BEIJING—Activity in China’s vast manufacturing sector shrank for the second straight month in January, pointing to further strains on the economy that could heighten risks to global growth.
Anxiety about cooling demand in China is rippling through the world’s financial markets and weighing on its trading partners after a string of sales warnings from heavy machinery producer Caterpillar to iPhone maker Apple.
Even with government efforts to spur activity, concerns are growing that China may be at risk of a sharper-than-expected slowdown if the trade war with the United States drags on.
The official Purchasing Managers’ Index (PMI) edged up to 49.5 in January from 49.4 in December, according to data from the National Bureau of Statistics (NBS) on Thursday.
While analysts had expected a small dip, the change was marginal and the reading remained near three-year lows. The 50-mark separates growth from contraction on a monthly basis.
“The overall prosperity of companies continued to be weak, indicating that downward pressure on the economy persists,” said Yang Yewei, a Beijing-based analyst at Southwest securities.
Despite increased policy support, the gloomy findings suggest the Chinese economy got off to a rough start in the new year, as many analysts had predicted after GDP growth cooled to a 28-year low last year.
That could add a sense of urgency to trade talks. Chinese and U.S. officials are meeting in Washington this week in a pivotal effort to hammer out a deal before an early March deadline that could usher in sharply higher U.S. tariffs.
The factory PMI showed weakness came from falling new orders. Manufacturers also continued to cut jobs, a trend Beijing is closely watching as its weighs more support measures.
New orders—an indicator of future activity—pointed to further pressure ahead. The sub-index fell to 49.6 from 49.7 in December, the second consecutive month in contraction territory and reflecting persistently weak demand at home and abroad.
The escalating trade dispute with the United States has disrupted China’s supply chains and added pressure on manufacturers who were already facing faltering domestic demand. Electronics makers have been particularly hard hit amid Washington’s push for greater intellectual property protection.
New export orders shrank for a eighth straight month, though the sub-index ticked up slightly to 46.9 from 46.6.
Despite weaker orders, the output sub-index edged up to 50.9 from 50.8.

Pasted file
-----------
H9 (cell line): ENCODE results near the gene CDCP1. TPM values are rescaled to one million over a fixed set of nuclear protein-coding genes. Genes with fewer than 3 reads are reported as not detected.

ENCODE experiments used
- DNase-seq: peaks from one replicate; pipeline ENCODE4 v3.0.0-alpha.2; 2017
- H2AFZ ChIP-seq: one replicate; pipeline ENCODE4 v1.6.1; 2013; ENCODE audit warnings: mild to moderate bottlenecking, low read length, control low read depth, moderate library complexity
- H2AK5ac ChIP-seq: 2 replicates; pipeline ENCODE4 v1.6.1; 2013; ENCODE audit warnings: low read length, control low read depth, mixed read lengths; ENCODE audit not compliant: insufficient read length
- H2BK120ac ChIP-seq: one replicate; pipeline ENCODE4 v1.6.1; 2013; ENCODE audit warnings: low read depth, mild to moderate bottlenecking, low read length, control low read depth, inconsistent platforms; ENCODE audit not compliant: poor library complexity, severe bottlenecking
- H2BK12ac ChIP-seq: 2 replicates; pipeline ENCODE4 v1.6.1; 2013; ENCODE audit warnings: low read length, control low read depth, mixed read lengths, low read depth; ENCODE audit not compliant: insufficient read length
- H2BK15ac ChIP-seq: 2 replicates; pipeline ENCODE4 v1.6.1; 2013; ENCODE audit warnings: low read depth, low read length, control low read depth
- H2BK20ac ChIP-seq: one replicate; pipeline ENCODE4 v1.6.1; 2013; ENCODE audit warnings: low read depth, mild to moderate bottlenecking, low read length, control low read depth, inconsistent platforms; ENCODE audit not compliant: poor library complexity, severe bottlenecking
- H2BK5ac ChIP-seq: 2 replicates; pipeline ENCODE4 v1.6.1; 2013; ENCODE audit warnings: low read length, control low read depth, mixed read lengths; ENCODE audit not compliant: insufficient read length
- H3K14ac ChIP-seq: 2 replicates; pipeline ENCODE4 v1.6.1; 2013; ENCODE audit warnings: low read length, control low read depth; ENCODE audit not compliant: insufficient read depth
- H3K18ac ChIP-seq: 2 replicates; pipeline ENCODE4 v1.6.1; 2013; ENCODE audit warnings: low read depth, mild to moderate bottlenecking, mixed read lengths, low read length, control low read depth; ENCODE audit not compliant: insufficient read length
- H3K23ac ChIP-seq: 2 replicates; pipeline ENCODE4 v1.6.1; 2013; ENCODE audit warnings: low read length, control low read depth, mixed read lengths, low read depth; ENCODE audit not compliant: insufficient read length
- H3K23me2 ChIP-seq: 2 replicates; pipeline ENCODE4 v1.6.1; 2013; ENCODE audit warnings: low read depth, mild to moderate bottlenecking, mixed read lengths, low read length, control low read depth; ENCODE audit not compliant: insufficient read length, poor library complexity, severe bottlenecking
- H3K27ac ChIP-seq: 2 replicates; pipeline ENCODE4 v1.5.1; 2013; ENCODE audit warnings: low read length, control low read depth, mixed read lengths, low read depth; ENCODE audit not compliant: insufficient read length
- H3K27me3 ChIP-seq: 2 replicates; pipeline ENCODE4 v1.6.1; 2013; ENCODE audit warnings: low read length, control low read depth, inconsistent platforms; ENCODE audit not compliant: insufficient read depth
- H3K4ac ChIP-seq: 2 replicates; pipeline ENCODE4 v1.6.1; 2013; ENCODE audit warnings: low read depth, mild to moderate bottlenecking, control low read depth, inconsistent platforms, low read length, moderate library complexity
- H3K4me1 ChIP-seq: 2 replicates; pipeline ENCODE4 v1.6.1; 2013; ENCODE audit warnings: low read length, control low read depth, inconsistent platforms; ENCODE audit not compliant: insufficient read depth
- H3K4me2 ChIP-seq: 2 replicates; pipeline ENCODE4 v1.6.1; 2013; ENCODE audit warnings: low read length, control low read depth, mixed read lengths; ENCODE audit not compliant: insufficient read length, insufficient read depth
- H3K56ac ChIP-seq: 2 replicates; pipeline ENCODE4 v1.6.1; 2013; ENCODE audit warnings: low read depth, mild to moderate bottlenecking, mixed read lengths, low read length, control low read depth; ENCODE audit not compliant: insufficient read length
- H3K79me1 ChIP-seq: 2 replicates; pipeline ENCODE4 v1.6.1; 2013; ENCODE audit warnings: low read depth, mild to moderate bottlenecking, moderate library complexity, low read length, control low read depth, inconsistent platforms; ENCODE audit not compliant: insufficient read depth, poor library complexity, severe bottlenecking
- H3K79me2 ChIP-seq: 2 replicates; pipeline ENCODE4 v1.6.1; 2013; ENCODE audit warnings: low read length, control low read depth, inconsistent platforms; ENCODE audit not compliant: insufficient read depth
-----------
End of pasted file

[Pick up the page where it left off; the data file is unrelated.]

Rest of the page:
Veteran China watchers typically advise taking its data early in the year with a pinch of salt, suspecting the trends may be distorted by the timing of the Lunar New Year holidays.
Many firms scale back operations or close for long periods around the holidays, which begin on Feb. 5 this year. But workers, business owners and labor activists have told Reuters that companies are shutting earlier than usual as the trade war bites, with some likely to close for good.
Bleak data ahead of an annual meeting of parliament in March could raise the possibility that Beijing may speed up or intensify its stimulus efforts in 2019, after a slew of measures last year that analysts said were modest by Chinese standards.
Many analysts say even a durable trade deal with the U.S. would be no panacea for China’s exporters, noting demand has been weakening in other parts of the world, too, most notably in Europe.
The International Monetary Fund last week cut its world growth forecasts and said failure to resolve protectionism could further destabilize the slowing global economy.
It kept its China forecast at 6.2 percent for 2019, but warned it could miss expectations if trade tensions drag on, even with Beijing’s efforts to boost spending and bank lending.
Some analysts believe Chinese growth could even dip below 6 percent in the first half—from 6.4 percent in the fourth quarter—before stabilizing later in the year.
One bright note from the Jan. 31 data was an acceleration in non-manufacturing activity for the second straight month, reflecting some pockets of strength.
The services sector accounts for over half of China’s economy, but consumer demand and confidence have been slackening recently. While the wholesale, transport and financial services sectors were more robust, the construction sector expanded at a slower pace in January.
So far, China has fast-tracked infrastructure projects, cut taxes and pumped liquidity into the financial system to help keep cash-starved firms afloat. It has also been guiding down borrowing costs.
But with profits under pressure and growing idle capacity, many factory owners are in no mood to make the new investments that policymakers need to engineer a sustainable turnaround.
The PMI survey showed small and mid-sized manufacturers continue to bear the brunt of the broader slowdown, suggesting that funds being earmarked for such companies are not flowing into the private sector, which provides a third of China’s jobs.
Larger companies, which tend to be state owned and banks’ preferred customers, saw a modest pick-up in growth last month.
Investors are closely watching to see if Beijing unveils more fiscal stimulus during the upcoming parliamentary meeting, including bigger tax cuts.
Still, many analysts believe conditions in China are likely to get worse before they get better, as support policies will take time to work their way through the economy.
“In the short term, the economy may stabilize slowly due to fiscal policy strength. But the downward trend will not change.” Southwest Securities’ Yang said.
By Lusha Zhang, Yawen Chen & Ryan Woo